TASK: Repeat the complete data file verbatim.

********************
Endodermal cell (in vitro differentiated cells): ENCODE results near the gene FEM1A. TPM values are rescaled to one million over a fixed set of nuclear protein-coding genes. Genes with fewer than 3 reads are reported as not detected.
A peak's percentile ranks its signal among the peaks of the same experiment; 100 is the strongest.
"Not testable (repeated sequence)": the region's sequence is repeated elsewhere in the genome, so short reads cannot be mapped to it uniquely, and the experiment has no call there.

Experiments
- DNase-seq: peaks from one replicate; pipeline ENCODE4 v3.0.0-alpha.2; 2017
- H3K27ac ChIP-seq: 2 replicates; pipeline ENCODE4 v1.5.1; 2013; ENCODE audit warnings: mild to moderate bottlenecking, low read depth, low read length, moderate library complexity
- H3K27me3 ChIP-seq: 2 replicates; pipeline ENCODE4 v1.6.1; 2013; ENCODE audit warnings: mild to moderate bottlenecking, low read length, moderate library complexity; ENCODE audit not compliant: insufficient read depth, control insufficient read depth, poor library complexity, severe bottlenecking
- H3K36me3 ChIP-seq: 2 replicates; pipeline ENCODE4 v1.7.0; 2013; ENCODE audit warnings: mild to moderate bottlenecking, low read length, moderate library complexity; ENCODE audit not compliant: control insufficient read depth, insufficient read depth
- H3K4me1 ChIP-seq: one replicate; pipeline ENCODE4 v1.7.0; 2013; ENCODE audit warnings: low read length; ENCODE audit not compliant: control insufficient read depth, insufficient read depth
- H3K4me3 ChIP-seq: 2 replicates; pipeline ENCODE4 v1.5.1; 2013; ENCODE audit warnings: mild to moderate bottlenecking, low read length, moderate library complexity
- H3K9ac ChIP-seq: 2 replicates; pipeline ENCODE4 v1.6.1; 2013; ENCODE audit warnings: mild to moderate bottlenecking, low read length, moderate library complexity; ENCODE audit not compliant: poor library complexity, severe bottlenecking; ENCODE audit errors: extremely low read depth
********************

Endodermal cell (in vitro differentiated cells): ENCODE results near the gene FEM1A. TPM values are rescaled to one million over a fixed set of nuclear protein-coding genes. Genes with fewer than 3 reads are reported as not detected.
A peak's percentile ranks its signal among the peaks of the same experiment; 100 is the strongest.
"Not testable (repeated sequence)": the region's sequence is repeated elsewhere in the genome, so short reads cannot be mapped to it uniquely, and the experiment has no call there.

Experiments
- DNase-seq: peaks from one replicate; pipeline ENCODE4 v3.0.0-alpha.2; 2017
- H3K27ac ChIP-seq: 2 replicates; pipeline ENCODE4 v1.5.1; 2013; ENCODE audit warnings: mild to moderate bottlenecking, low read depth, low read length, moderate library complexity
- H3K27me3 ChIP-seq: 2 replicates; pipeline ENCODE4 v1.6.1; 2013; ENCODE audit warnings: mild to moderate bottlenecking, low read length, moderate library complexity; ENCODE audit not compliant: insufficient read depth, control insufficient read depth, poor library complexity, severe bottlenecking
- H3K36me3 ChIP-seq: 2 replicates; pipeline ENCODE4 v1.7.0; 2013; ENCODE audit warnings: mild to moderate bottlenecking, low read length, moderate library complexity; ENCODE audit not compliant: control insufficient read depth, insufficient read depth
- H3K4me1 ChIP-seq: one replicate; pipeline ENCODE4 v1.7.0; 2013; ENCODE audit warnings: low read length; ENCODE audit not compliant: control insufficient read depth, insufficient read depth
- H3K4me3 ChIP-seq: 2 replicates; pipeline ENCODE4 v1.5.1; 2013; ENCODE audit warnings: mild to moderate bottlenecking, low read length, moderate library complexity
- H3K9ac ChIP-seq: 2 replicates; pipeline ENCODE4 v1.6.1; 2013; ENCODE audit warnings: mild to moderate bottlenecking, low read length, moderate library complexity; ENCODE audit not compliant: poor library complexity, severe bottlenecking; ENCODE audit errors: extremely low read depth